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In our project we have a plenty of Unit Tests. They help to keep project rather well-tested.

Besides them we have a set of tests which are unit tests, but depends on some kind of external resource. We call them external tests. They can access web-service sometimes or similar.

While unit tests is easy to run the integrational tests couldn't pass sometimes - for example due to timeout error. Also these tests can take too much time to run.

Currently we keep integration/external unit tests just to run them when developing corresponding functionality.

For plain unit tests we use TeamCIty for continuous integration.

How do you run the integration unit tests and when do you run them?

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Please make this a community wiki. I don't think there's a "answer", just discussion and advice. –  S.Lott Mar 31 '10 at 11:41
    
not sure about that. –  Preet Sangha Mar 31 '10 at 11:44
    
@Preet Sangha: "not sure about that"? Not sure about what? Are you saying this should not be CW? If so, why not? What kind of "correct" answer is possible? This isn't like a syntax error, is it? How is this question like a syntax error where there's an "answer"? –  S.Lott Mar 31 '10 at 11:51
    
As probably of this discussion I lookto how to categorize Integration Tests. And now what I can add by myself: 1. Test that checks that our software communicates as expected with remote software (remote ws mock-ups can be used for that as noted by S. Lott). 2. Test that checks that remote service works as expected by us. –  Vladimir Mar 31 '10 at 12:11
    
@slott. I was thinking about the nature of the question. How do you run ... and when.... Yes there are many possible answers, that doesn't mean they aren't all correct. There's nothing I see about SO only being about 'an' answer. The idea is to let the community decide which is (a) best and also to judge the correctness. –  Preet Sangha Mar 31 '10 at 12:22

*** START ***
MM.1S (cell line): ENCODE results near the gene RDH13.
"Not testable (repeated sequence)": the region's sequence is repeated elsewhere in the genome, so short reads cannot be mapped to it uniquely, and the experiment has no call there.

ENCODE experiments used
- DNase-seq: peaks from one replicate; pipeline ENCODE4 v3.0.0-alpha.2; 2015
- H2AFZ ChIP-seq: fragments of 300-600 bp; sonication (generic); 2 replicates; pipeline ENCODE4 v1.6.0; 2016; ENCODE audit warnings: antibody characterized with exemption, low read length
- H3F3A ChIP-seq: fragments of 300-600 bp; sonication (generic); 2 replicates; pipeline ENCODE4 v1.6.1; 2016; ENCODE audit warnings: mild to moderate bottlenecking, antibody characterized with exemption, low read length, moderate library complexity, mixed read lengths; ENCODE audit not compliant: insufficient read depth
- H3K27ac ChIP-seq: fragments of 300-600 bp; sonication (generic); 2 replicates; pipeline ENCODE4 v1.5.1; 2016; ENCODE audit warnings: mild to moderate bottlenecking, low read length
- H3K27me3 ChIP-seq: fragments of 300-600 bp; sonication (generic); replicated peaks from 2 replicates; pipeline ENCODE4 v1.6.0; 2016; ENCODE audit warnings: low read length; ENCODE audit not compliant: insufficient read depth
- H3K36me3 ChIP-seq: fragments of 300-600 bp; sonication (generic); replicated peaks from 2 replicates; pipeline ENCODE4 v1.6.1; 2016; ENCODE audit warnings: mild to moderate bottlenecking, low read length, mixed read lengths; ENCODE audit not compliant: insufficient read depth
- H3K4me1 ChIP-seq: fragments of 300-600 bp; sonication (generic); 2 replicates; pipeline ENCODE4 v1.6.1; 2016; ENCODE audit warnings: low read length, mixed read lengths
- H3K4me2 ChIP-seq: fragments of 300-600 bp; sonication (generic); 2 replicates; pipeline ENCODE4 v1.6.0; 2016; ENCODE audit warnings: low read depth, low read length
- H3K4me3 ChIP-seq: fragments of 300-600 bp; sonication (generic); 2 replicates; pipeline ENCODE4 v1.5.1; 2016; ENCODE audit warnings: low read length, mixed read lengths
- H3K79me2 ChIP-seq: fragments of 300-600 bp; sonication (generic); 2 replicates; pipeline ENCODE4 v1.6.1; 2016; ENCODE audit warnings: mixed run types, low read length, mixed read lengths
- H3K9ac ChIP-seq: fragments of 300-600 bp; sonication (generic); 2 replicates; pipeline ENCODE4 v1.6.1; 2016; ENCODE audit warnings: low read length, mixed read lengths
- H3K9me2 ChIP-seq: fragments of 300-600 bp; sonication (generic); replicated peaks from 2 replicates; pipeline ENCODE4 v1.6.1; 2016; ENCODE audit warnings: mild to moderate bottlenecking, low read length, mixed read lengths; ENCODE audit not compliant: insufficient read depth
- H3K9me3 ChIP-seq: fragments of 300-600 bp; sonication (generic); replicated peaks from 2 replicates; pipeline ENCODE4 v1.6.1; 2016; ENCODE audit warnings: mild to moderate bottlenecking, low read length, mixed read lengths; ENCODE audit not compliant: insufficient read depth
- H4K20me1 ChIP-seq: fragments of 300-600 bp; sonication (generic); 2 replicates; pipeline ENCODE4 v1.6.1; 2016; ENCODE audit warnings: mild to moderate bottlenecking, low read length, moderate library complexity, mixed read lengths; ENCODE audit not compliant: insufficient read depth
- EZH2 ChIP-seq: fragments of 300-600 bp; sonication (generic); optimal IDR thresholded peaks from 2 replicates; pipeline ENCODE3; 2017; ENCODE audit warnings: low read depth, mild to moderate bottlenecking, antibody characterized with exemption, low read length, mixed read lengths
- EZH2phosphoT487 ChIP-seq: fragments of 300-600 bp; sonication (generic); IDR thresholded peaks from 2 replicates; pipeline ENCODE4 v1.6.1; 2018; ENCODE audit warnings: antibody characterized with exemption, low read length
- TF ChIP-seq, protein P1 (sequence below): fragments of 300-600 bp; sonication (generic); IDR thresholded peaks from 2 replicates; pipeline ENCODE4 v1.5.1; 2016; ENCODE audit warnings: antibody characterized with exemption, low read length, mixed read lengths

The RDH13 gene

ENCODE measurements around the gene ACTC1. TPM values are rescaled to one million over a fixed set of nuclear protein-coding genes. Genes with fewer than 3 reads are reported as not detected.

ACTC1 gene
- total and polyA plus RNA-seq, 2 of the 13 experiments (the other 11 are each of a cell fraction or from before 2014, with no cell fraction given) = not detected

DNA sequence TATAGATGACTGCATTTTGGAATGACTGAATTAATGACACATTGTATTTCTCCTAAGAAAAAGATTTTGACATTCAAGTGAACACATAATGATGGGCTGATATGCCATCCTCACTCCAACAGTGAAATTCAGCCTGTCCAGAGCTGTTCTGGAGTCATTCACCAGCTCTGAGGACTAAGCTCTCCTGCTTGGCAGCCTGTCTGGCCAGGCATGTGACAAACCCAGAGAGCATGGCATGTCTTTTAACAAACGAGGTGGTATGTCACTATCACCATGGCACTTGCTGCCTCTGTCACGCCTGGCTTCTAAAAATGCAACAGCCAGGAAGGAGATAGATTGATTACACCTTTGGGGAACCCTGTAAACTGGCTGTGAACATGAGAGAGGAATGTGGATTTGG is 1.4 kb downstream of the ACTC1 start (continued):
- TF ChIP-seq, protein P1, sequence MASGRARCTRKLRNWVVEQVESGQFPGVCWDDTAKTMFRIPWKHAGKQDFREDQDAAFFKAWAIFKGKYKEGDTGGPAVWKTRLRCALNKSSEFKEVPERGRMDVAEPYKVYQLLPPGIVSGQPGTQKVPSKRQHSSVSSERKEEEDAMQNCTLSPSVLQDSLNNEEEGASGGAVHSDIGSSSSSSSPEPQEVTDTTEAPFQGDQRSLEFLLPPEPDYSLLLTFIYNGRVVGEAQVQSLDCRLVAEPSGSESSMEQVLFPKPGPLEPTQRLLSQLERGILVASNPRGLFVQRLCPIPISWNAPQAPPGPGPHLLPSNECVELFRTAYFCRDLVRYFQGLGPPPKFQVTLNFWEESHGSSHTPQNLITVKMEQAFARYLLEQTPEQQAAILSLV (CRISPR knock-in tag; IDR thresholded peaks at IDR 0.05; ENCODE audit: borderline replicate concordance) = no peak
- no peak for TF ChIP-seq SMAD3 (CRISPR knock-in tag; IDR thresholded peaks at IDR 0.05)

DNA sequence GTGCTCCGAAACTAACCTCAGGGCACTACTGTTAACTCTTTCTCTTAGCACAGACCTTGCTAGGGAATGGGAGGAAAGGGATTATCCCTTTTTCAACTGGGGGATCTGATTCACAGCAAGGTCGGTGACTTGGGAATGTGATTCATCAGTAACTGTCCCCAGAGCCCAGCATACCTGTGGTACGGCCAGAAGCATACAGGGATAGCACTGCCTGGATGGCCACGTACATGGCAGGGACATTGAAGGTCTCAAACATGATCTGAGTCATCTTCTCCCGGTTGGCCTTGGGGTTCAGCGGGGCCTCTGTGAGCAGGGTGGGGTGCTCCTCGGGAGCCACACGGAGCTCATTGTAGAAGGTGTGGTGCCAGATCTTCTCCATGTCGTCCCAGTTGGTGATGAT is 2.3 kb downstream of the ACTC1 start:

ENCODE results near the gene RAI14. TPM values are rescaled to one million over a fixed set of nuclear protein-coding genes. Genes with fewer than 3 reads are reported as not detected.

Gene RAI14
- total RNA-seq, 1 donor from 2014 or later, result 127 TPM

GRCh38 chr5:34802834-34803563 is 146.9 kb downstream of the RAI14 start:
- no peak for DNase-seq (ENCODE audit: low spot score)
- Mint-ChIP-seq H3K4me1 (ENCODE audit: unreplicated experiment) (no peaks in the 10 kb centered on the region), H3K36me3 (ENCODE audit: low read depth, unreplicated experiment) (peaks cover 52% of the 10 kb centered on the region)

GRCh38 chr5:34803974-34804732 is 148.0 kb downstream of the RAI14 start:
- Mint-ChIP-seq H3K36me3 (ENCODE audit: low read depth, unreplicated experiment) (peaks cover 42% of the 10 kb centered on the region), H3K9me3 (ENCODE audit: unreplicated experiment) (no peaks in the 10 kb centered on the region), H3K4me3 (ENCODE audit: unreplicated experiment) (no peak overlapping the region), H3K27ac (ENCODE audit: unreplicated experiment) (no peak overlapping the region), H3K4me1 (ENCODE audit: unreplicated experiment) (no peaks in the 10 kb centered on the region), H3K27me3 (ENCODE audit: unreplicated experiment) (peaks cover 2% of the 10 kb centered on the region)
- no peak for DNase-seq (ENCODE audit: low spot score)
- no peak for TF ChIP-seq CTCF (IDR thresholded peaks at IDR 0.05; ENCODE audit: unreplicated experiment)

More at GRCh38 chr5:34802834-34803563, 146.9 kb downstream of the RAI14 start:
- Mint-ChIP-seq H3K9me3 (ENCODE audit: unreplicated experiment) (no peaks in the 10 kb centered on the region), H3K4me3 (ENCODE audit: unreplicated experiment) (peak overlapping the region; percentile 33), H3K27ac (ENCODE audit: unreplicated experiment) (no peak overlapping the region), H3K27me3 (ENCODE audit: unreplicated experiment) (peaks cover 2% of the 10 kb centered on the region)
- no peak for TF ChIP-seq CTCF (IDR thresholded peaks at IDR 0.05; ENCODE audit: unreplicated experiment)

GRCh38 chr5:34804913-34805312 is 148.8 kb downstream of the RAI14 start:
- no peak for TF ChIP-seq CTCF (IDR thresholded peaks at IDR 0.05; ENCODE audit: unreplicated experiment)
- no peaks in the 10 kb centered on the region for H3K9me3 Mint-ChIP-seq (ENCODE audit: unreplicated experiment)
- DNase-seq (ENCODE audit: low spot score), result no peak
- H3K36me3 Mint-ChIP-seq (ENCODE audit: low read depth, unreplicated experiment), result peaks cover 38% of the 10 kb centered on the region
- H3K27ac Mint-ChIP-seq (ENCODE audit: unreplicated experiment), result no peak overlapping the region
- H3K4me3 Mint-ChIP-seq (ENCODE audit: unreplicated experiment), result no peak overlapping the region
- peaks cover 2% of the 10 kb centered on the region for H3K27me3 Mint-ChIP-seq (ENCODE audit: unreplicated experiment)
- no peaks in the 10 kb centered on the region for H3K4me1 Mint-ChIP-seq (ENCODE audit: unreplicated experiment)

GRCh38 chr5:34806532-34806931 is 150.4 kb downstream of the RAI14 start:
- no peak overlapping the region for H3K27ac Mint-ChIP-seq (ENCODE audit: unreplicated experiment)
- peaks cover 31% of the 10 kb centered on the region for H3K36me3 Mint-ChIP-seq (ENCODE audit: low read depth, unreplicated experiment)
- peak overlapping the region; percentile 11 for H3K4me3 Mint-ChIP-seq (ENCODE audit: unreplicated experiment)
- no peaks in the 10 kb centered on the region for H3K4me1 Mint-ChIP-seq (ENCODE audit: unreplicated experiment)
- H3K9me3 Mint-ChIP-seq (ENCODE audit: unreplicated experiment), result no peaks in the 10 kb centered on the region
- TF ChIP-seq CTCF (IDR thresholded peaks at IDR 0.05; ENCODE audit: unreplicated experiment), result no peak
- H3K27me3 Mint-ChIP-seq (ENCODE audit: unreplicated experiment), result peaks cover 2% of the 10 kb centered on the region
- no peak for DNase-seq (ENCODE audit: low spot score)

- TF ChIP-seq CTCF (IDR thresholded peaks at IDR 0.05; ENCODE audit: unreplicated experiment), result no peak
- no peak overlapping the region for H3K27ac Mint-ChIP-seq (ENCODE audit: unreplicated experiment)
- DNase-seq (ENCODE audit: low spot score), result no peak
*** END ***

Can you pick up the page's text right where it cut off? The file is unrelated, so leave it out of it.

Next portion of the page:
3 Answers 3

up vote 2 down vote accepted

In our project we have separate suite for regular/plain unit tests and separate suite for integration tests. The are two reasons for that:

  1. performance: integration tests are much slower,
  2. test fragility: integration tests fail more often due to environment-related conditions (give false positives).

We use TeamCity as our main Continuous Integration server and Maven as build system. We use the following algorithm to run the tests:

  1. We run unit tests at within Eclipse IDE and before every commit.
  2. We run unit tests automatically after each commit on TeamCity agents using Maven's mvn clean install
  3. We run integration tests automatically on TeamCity agent after "main" build is completed.

The way we trigger integration tests execution is by configuring TeamCity's integration.tests task to be dependent on "main" continous.build task, see here for details: http://confluence.jetbrains.net/display/TCD4/Dependencies+Triggers

We run only integration tests (excluding unit tests) by:

  • using separate directory named "src/it/java" to keep integration tests,
  • excluding by default this source folder from maven-surefire-plugin configuration (configuration/excludes element),
  • using Maven profile called "integration" to exclude regular unit tests and include tests from "src/it/java" (this profile is configured by passing -Pintegration in integration.tests task).
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This is the most close pick for me, except that we would replace some integration tests to unit tests with mockups. –  Vladimir Apr 2 '10 at 19:02